In the end, the Republicans’ threat to close down the federal government was all about abortion.
The Democrats reluctantly agreed to the Republicans’ demand for substantial midyear cuts of about $38 billion to the 2011 federal budget to prevent a shutdown of the government. The deal almost died, however, because the Republicans insisted on eliminating a critical family planning program. It was over this issue—and opposition to a huge cut in environmental protection funding—where Democrats and the president found their nerve, drew a line in the sand, and, ultimately, prevailed.
Because the fight has shifted so quickly to the bigger one over the 2012 budget, the shame of the Republicans’ attacks has not received the attention it deserves. Take family planning:
The Republicans proposed to eliminate about $335 million in Title X funding. This program, signed into law by President Nixon in 1970 and strengthened by the first President Bush, is the only federal grant program dedicated solely to providing individuals—primarily women—with comprehensive family planning and related preventive health services with priority given to those in low-income families.
Planned Parenthood gets about 25% of Title X funding, although none of it goes to providing abortions since such use is barred by federal law. In fact, about 97% of the services provided by Planned Parenthood has nothing to do with abortion but covers such basic health care as mammograms and contraceptive services.
But those who want to kill Title X funding have been obsessed with Planned Parenthood’s unwavering protection of that small minority of their clients who use their clinics for legal abortion. They have refused to admit that denying Planned Parenthood money for contraceptive services would inevitably drive up the number of unwanted pregnancies and lead to more abortions. Or, more likely, they simply don’t care.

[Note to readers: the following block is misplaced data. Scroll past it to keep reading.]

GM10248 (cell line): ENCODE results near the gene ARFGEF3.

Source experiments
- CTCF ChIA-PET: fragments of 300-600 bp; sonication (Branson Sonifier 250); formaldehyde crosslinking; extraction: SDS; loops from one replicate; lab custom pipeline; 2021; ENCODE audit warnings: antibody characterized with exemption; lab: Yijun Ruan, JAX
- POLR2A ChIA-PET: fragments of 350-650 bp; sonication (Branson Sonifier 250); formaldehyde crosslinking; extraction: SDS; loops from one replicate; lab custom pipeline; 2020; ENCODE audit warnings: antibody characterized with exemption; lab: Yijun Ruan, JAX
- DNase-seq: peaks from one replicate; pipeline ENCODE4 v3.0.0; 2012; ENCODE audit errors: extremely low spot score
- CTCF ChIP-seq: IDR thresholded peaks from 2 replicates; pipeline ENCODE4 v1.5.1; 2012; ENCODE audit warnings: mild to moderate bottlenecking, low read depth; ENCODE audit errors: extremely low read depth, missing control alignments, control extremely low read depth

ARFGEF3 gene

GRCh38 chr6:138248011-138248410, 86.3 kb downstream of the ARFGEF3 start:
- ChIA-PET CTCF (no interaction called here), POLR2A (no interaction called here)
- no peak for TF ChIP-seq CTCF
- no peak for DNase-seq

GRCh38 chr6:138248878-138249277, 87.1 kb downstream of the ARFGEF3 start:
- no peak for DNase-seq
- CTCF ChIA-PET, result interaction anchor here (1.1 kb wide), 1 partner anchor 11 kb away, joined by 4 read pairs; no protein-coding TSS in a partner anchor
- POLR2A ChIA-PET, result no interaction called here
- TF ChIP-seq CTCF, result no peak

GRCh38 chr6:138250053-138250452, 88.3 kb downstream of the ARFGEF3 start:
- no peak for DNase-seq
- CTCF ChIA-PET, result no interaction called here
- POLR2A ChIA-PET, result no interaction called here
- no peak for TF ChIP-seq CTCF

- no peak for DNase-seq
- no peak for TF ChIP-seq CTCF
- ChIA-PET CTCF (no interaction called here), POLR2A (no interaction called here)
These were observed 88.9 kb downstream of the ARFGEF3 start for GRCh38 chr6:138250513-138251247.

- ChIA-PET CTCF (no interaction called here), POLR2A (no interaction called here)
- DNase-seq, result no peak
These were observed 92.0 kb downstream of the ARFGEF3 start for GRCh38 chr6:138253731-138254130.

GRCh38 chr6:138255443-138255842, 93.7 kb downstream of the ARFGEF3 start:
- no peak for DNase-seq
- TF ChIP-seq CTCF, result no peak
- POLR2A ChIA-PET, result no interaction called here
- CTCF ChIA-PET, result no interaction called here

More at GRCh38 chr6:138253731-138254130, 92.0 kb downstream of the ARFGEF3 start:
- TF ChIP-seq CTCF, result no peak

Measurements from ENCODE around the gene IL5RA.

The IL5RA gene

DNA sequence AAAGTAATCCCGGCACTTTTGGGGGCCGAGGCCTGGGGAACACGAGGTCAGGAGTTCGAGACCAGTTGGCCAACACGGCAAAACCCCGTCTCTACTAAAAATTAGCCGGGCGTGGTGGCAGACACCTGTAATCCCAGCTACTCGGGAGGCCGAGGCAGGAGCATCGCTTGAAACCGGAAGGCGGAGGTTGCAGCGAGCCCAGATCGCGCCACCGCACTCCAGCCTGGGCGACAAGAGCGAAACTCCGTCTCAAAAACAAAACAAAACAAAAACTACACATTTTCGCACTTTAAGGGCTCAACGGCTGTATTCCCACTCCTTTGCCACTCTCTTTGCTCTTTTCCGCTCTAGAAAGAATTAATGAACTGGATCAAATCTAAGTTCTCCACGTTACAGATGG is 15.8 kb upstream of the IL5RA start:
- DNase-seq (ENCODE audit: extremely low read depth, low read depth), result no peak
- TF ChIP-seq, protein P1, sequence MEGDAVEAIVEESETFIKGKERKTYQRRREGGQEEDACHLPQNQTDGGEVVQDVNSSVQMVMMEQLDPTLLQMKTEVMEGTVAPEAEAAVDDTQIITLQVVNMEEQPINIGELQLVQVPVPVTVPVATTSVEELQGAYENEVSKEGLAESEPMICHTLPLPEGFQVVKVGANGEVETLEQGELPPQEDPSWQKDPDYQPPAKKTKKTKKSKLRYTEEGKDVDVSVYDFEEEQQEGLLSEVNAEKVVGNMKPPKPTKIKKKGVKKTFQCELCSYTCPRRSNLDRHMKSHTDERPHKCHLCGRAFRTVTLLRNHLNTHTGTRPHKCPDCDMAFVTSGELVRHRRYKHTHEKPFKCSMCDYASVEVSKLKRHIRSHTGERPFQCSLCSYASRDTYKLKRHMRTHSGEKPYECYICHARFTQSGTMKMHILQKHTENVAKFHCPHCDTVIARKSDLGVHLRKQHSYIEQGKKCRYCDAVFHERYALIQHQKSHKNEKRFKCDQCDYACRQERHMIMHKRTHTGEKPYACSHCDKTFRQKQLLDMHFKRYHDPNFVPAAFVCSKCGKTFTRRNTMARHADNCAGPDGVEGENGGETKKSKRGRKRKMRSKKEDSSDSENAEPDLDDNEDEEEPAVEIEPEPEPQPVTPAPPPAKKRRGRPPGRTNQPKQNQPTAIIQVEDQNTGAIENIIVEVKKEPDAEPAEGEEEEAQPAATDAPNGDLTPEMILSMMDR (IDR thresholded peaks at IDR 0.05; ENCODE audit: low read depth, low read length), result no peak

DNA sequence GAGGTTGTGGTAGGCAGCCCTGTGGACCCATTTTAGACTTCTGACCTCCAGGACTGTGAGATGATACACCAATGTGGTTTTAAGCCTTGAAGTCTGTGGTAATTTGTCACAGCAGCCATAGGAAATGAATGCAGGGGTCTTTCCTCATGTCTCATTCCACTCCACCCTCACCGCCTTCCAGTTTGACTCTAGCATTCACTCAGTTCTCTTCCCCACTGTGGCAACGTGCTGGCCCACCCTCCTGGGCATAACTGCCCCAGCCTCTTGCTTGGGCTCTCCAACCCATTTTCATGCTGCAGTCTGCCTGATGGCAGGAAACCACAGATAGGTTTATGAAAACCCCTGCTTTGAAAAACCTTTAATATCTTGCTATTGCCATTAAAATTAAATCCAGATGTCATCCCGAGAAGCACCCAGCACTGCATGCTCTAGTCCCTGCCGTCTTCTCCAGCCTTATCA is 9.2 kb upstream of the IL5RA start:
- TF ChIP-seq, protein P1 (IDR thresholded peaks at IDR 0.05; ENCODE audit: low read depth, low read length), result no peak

The Republicans have now moved on to a new crusade: destroying Medicare and further reducing taxes on the wealthiest Americans. Their plan, championed by Budget Committee Chairman Paul Ryan, would scuttle Medicare by turning it into a voucher program. While those over 55 would be grandfathered into the current system, they would be given vouchers to buy private insurance when they reach 65. If the vouchers do not cover their health care costs, “tough luck,” as the President recently put it. At the same time, Ryan would reduce the top marginal tax rate of 36% (already lowered from 39% by the Bush tax cuts) to 25%.
The NY Times described the Republicans’ 2012 budget this way: “If it was not clear before, it is now obvious that the party is fully engaged in a project to dismantle the foundations of the New Deal and the Great Society, and to liberate business and the rich from the inconveniences of oversight and taxes.” See nytimes.com/2011/04/18/opinion/18mon1.html?_r=1&partner=rssnyt&emc=rss
The question now is whether the Democrats— weak in communicating the callousness of the Republicans’ attack on the Affordable Care Act—will be able to clearly explain the Republicans’ latest and more odious assault on American values.
You can reach Thom Kleiner at (845) 499-4366 or by e-mail at email@example.com